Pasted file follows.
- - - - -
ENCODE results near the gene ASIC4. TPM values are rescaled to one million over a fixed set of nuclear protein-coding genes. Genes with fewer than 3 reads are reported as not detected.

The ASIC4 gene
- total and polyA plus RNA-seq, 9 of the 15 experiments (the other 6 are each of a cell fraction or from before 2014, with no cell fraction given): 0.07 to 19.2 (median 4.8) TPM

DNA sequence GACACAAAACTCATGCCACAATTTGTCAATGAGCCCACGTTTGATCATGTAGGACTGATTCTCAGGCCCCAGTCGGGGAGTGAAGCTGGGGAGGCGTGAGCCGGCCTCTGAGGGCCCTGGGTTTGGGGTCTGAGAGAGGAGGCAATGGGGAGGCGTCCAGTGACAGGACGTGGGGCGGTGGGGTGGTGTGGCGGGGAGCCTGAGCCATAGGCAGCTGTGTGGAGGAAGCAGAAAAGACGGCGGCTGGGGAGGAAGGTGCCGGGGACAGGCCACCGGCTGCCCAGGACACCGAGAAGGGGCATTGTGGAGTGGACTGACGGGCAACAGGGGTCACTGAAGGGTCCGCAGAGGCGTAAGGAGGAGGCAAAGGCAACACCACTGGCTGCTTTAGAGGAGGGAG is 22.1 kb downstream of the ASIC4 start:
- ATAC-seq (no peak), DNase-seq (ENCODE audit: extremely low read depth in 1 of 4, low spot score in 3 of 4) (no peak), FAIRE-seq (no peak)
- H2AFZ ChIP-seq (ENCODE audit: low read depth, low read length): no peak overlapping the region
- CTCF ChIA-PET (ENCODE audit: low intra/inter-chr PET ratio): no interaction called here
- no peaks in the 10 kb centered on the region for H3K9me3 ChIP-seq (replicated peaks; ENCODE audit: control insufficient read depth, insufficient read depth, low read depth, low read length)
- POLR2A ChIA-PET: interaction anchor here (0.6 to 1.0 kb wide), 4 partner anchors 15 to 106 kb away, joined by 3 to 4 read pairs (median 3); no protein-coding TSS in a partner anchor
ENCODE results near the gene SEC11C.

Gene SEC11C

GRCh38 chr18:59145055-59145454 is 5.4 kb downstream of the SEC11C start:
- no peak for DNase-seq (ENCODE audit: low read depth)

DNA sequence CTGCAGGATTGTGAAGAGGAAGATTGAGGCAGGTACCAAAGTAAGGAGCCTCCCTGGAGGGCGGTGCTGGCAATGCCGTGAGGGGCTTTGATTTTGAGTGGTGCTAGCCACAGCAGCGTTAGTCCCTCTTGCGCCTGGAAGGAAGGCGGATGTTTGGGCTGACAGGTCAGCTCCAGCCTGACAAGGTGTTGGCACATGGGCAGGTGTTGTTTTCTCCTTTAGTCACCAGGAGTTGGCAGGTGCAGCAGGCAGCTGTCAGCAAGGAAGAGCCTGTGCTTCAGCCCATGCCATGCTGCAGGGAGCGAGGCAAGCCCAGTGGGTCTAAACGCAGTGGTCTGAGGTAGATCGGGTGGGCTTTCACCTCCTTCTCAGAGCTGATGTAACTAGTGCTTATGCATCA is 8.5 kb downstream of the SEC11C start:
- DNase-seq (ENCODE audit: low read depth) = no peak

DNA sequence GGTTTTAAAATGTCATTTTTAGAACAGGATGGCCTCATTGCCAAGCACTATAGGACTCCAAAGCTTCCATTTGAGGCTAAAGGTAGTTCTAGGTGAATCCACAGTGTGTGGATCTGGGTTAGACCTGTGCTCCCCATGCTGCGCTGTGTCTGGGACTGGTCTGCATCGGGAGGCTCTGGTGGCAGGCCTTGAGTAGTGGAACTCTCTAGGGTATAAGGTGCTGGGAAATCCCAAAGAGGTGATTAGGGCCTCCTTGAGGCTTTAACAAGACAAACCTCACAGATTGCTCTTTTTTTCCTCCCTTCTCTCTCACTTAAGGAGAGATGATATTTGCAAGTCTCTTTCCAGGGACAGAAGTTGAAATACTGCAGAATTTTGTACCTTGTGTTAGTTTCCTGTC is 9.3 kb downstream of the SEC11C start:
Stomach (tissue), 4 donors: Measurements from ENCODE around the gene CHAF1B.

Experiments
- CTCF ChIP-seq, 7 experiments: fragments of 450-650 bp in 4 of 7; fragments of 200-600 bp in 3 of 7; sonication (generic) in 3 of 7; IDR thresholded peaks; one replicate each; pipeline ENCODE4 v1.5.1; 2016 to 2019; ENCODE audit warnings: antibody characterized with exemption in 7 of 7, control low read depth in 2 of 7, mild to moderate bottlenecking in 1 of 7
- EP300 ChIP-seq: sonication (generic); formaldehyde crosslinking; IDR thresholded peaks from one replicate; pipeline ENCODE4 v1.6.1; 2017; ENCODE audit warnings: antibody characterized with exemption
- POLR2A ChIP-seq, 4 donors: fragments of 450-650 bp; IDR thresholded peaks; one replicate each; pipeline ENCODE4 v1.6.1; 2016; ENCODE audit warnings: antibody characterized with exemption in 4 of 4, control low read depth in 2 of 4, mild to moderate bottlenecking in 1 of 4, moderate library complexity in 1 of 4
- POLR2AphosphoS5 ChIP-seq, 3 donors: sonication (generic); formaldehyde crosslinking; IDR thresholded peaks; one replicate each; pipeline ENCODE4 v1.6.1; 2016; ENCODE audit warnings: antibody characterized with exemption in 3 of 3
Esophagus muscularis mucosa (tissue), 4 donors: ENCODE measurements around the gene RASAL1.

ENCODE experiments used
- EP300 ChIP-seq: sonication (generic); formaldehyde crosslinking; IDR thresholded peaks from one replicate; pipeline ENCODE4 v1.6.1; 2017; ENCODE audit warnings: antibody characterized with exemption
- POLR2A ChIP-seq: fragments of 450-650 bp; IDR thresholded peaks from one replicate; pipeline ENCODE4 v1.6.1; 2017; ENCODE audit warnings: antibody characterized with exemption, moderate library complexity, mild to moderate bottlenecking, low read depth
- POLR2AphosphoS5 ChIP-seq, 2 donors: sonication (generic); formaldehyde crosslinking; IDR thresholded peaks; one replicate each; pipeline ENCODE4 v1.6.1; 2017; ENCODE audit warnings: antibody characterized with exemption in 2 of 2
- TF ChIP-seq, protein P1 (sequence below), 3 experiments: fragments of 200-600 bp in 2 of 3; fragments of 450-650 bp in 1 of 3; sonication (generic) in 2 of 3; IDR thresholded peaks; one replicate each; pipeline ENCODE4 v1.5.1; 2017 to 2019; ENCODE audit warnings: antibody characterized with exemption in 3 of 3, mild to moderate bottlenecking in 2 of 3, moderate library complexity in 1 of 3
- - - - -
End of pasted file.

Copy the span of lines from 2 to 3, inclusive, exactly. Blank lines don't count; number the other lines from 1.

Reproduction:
The ASIC4 gene
- total and polyA plus RNA-seq, 9 of the 15 experiments (the other 6 are each of a cell fraction or from before 2014, with no cell fraction given): 0.07 to 19.2 (median 4.8) TPM